How To Winterize Your Above Ground Pool In 9 Easy Steps

Have a pool which you want to close temporarily? Is it time to winterize an above ground pool? Winterizing your swimming pool saves you much hassle when summer arrives, and it is time to swim again. It is important to winterize your swimming pool in order to protect it from harm due to freezing water.

I know a lot of people who don’t do it and end up with a pool that isn’t fit for swimming when winter is over. So, it is always preferred to be safe rather than sorry. There’s no need for you to feel hesitant about winterizing an above ground pool because it is very easy. In this article, you will be able to learn how to winterize an above ground pool in 9 easy steps!

  • pool cover if you have a round or an oval pool
  • Cover clips
  • Water bags, if your pool also has a walk around deck.
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    An air pillow which is a must for all above ground pools.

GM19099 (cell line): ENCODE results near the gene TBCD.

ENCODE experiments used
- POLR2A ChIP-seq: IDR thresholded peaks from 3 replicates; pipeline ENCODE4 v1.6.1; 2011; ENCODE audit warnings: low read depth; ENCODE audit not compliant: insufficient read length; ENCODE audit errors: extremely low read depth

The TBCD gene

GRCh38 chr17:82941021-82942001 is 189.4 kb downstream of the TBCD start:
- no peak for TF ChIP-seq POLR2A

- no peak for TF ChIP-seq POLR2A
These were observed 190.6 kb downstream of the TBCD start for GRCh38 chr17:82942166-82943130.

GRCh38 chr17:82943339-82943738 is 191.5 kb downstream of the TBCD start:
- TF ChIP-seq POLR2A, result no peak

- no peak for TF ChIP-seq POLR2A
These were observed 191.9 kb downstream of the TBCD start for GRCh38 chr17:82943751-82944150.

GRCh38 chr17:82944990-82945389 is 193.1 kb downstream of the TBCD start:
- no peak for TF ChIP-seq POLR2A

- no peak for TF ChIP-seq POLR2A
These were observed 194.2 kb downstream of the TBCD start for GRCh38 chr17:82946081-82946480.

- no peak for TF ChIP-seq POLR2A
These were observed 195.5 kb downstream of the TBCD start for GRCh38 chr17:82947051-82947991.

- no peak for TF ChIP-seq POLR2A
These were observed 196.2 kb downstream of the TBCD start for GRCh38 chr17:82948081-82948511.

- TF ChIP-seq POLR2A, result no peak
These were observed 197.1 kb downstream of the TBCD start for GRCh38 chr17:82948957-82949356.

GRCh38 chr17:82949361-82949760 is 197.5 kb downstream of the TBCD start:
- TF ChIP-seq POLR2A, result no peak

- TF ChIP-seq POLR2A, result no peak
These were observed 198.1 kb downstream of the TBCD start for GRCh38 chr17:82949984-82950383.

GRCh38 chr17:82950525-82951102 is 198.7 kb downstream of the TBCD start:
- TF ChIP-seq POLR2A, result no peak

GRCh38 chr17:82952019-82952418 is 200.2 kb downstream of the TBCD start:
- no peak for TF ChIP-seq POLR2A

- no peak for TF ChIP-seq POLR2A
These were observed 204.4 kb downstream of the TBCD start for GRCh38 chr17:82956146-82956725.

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    Return plugs; either plastic or rubber.
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    Winter chemical kit.
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    Winter skimmer cover.
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    Winter pill which helps in keeping the pool clear throughout winter. This is not really required for winterizing but it is highly recommended.

With all these things ready, let’s start with the process to winterize an above ground pool.

1. Checking the water chemistry:

test water chemistry


You need to ensure that the total alkalinity, calcium hardness, and pH are all balanced in the pool’s water. This helps in protecting the surface of your pool from etching and staining. That is why before you decide to close your pool you need to test the water.

You can either go to a local pool store, or you can buy test strips and perform the test on your own. The ideal pH of the water should range from 7.4 to 7.6 while the ideal alkalinity levels should range from 100ppm to 150ppm. When it comes to closing the pool, being on the higher spectrum of these ranges is much better.

2. Add winter chemicals:

Add winter chemical to water